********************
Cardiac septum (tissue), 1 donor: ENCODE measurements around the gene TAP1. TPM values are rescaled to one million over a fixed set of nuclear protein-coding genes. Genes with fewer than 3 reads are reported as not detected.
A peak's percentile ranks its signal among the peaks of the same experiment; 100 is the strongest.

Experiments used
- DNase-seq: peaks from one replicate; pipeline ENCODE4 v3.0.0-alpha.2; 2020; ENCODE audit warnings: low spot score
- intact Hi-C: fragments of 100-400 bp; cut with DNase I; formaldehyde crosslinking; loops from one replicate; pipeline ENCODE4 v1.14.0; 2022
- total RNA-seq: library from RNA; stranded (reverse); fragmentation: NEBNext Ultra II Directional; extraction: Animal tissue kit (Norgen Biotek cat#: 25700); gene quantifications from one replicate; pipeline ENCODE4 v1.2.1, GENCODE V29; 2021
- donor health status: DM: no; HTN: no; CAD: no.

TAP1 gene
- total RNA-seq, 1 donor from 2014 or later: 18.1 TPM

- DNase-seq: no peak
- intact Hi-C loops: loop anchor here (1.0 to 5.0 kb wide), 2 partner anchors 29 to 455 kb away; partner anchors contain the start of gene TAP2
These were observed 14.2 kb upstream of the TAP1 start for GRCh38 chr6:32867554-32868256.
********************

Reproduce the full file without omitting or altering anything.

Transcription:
Cardiac septum (tissue), 1 donor: ENCODE measurements around the gene TAP1. TPM values are rescaled to one million over a fixed set of nuclear protein-coding genes. Genes with fewer than 3 reads are reported as not detected.
A peak's percentile ranks its signal among the peaks of the same experiment; 100 is the strongest.

Experiments used
- DNase-seq: peaks from one replicate; pipeline ENCODE4 v3.0.0-alpha.2; 2020; ENCODE audit warnings: low spot score
- intact Hi-C: fragments of 100-400 bp; cut with DNase I; formaldehyde crosslinking; loops from one replicate; pipeline ENCODE4 v1.14.0; 2022
- total RNA-seq: library from RNA; stranded (reverse); fragmentation: NEBNext Ultra II Directional; extraction: Animal tissue kit (Norgen Biotek cat#: 25700); gene quantifications from one replicate; pipeline ENCODE4 v1.2.1, GENCODE V29; 2021
- donor health status: DM: no; HTN: no; CAD: no.

TAP1 gene
- total RNA-seq, 1 donor from 2014 or later: 18.1 TPM

- DNase-seq: no peak
- intact Hi-C loops: loop anchor here (1.0 to 5.0 kb wide), 2 partner anchors 29 to 455 kb away; partner anchors contain the start of gene TAP2
These were observed 14.2 kb upstream of the TAP1 start for GRCh38 chr6:32867554-32868256.